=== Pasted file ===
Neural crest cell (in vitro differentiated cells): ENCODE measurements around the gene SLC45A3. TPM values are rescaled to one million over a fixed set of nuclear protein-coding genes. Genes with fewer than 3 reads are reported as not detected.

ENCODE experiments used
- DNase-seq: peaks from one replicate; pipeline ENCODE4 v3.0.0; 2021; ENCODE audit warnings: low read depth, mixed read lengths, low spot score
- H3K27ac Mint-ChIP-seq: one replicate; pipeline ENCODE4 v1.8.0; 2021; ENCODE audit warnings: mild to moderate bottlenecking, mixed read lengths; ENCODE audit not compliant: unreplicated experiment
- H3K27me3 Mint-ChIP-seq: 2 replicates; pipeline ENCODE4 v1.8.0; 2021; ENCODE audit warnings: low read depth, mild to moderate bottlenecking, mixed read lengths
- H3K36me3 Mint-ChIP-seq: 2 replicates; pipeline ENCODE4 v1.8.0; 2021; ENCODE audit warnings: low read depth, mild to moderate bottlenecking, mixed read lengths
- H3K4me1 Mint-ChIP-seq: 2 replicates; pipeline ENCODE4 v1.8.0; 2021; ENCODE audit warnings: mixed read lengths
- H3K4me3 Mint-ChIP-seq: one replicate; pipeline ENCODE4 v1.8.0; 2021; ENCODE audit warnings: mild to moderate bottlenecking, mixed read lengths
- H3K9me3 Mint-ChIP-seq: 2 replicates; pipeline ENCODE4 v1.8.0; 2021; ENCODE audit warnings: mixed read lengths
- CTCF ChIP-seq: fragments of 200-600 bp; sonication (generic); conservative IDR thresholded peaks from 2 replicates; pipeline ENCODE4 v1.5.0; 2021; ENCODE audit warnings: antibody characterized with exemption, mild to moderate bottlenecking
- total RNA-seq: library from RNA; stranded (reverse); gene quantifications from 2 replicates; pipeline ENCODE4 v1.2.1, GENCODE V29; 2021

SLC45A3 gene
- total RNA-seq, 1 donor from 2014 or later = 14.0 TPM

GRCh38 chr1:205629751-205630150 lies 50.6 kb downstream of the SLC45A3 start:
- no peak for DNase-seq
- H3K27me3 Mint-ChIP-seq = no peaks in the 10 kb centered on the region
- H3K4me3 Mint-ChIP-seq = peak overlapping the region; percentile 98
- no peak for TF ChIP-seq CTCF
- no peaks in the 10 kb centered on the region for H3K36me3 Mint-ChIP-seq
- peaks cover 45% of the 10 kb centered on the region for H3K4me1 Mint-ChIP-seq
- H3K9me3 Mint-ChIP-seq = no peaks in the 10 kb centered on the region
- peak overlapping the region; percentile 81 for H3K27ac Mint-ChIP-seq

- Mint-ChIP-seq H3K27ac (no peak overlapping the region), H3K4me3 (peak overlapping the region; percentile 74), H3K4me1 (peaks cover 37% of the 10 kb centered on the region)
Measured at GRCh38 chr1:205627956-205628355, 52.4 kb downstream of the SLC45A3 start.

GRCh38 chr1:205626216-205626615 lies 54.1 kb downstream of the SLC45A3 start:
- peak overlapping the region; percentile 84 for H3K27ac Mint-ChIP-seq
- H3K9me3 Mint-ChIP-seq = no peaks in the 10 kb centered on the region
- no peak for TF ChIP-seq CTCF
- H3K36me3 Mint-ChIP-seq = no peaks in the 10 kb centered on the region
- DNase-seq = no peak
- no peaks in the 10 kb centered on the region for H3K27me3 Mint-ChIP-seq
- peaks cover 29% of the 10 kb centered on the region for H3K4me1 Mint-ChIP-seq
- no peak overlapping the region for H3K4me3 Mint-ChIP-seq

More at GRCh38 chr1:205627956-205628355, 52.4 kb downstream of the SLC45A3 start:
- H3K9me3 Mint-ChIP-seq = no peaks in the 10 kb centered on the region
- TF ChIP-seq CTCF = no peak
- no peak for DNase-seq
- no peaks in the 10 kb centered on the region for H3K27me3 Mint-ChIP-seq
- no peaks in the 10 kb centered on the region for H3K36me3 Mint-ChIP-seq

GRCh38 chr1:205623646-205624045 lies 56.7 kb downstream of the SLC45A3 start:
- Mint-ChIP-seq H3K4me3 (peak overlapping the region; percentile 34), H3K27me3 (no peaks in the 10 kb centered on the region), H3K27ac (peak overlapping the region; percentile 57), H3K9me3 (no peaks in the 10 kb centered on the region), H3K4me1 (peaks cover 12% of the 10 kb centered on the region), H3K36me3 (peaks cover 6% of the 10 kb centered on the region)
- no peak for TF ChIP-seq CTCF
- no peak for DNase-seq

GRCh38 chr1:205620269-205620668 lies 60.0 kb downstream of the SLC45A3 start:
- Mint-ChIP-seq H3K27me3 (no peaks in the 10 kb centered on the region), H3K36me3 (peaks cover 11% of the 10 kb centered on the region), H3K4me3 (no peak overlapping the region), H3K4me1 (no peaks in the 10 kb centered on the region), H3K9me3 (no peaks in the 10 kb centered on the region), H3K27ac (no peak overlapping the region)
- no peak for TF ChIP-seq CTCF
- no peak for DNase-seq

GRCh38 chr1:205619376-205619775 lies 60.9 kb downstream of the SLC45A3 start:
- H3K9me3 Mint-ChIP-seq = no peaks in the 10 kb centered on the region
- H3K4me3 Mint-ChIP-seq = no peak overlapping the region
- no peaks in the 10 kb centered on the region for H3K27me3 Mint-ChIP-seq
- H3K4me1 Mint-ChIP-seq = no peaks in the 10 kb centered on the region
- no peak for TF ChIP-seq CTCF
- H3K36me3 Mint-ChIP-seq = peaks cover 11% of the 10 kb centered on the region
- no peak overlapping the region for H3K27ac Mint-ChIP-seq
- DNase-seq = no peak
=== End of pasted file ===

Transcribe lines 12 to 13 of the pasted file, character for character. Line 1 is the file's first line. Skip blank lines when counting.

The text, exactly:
SLC45A3 gene
- total RNA-seq, 1 donor from 2014 or later = 14.0 TPM